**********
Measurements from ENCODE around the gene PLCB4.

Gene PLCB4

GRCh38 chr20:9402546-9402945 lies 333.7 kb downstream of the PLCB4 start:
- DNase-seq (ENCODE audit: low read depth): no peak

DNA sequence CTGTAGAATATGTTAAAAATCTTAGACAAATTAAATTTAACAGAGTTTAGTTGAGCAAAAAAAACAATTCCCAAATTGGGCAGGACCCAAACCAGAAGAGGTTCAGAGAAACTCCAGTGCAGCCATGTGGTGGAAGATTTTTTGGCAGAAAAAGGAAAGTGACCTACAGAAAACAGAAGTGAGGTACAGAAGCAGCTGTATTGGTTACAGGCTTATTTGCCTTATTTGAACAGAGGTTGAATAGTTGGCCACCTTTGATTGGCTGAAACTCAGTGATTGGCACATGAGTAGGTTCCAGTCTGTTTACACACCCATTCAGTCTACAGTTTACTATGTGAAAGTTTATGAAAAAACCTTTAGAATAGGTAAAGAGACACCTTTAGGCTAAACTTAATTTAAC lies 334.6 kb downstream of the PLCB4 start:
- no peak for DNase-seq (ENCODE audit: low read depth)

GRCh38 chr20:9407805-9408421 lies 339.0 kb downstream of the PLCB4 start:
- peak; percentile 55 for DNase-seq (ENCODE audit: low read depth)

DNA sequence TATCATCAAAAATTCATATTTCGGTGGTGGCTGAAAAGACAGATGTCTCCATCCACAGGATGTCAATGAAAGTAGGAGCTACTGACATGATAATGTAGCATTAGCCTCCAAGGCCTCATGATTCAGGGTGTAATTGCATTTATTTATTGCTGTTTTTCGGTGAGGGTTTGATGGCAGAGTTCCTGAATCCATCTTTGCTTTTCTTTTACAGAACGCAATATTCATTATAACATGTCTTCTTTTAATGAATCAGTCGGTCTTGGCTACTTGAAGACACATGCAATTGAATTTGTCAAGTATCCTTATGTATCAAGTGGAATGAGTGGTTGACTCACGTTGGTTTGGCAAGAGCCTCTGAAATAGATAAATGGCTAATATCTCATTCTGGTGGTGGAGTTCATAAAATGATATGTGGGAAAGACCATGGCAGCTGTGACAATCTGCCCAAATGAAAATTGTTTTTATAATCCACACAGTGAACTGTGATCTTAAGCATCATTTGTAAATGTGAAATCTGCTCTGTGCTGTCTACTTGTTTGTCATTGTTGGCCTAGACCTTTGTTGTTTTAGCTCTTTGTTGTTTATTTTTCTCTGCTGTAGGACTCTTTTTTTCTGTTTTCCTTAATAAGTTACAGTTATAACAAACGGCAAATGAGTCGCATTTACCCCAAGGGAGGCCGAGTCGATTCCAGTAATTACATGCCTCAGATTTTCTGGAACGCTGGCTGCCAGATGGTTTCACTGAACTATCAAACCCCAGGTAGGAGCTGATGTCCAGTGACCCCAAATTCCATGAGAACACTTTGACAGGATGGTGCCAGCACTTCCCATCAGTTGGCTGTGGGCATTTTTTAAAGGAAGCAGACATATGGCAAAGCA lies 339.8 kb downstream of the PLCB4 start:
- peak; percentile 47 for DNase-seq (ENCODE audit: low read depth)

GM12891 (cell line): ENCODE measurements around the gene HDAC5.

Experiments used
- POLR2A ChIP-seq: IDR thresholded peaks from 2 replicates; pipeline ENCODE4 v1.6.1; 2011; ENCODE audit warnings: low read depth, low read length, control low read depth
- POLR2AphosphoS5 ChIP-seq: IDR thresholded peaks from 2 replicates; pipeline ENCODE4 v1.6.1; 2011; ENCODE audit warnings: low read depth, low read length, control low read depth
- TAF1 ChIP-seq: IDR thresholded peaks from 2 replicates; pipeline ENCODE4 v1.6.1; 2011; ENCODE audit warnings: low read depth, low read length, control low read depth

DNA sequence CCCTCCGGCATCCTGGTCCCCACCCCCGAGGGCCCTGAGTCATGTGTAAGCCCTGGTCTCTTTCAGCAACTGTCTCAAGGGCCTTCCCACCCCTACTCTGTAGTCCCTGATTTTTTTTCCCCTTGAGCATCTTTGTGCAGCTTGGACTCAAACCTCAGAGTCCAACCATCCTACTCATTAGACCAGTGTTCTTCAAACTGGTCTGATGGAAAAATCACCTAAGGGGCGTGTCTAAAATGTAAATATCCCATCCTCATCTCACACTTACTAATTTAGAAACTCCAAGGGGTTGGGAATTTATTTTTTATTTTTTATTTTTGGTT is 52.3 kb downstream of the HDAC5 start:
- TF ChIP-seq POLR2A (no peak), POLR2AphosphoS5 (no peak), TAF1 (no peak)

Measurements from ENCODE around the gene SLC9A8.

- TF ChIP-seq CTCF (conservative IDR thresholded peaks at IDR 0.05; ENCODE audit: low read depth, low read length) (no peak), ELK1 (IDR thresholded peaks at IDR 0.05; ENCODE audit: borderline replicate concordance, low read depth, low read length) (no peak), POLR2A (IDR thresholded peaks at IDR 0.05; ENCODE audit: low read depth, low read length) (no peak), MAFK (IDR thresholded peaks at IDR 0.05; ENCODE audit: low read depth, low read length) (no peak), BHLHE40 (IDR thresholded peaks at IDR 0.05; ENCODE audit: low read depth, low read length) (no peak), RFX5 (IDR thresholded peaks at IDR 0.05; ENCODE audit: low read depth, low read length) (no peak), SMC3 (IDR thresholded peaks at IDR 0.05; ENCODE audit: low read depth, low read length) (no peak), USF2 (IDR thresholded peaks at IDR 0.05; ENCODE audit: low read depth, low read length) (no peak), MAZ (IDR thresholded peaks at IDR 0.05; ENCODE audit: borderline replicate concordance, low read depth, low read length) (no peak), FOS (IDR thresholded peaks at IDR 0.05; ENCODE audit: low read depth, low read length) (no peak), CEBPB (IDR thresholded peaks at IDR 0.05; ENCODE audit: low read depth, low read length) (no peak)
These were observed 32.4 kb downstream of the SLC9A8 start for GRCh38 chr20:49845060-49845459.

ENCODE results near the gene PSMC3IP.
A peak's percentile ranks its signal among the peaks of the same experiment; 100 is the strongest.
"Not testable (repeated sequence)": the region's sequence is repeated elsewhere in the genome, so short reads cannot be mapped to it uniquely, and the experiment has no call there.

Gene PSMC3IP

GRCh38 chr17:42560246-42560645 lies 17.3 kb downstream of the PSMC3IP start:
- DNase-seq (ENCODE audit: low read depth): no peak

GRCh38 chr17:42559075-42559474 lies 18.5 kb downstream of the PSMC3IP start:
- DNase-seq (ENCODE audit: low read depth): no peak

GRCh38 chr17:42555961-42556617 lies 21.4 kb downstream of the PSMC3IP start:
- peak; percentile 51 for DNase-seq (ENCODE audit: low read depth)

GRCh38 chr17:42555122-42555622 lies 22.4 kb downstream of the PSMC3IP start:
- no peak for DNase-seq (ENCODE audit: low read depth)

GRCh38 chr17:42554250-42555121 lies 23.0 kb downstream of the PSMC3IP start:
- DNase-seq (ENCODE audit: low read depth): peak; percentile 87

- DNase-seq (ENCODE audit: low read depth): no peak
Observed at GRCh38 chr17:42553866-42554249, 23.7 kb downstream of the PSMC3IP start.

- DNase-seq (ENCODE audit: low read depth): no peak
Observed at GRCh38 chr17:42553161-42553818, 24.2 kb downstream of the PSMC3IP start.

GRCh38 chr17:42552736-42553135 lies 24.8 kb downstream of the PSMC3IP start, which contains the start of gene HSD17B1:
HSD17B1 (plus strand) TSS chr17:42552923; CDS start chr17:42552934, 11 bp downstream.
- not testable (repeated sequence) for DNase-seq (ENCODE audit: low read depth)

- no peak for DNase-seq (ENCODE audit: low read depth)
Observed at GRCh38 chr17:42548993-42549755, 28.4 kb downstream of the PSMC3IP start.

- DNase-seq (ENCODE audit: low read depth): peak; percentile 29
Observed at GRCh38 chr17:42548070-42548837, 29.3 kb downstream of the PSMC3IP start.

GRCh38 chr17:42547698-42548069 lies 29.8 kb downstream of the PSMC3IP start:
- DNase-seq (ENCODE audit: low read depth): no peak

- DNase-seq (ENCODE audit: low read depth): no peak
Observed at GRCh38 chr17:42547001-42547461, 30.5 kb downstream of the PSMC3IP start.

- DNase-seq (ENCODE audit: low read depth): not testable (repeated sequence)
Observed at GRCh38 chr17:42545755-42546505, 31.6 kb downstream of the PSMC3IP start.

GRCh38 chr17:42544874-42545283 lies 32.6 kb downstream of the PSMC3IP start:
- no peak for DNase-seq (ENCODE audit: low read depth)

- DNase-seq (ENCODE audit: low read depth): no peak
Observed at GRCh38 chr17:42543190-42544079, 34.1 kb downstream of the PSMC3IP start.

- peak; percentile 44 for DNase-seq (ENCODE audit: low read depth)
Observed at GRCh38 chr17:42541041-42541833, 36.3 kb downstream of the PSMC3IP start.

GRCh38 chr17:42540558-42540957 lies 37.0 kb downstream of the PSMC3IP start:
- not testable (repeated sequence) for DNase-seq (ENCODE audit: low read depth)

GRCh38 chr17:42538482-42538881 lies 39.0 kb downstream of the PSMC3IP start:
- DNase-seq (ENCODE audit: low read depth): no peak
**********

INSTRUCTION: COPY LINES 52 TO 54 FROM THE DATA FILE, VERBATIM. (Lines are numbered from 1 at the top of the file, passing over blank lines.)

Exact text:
GRCh38 chr17:42544874-42545283 lies 32.6 kb downstream of the PSMC3IP start:
- no peak for DNase-seq (ENCODE audit: low read depth)

- DNase-seq (ENCODE audit: low read depth): no peak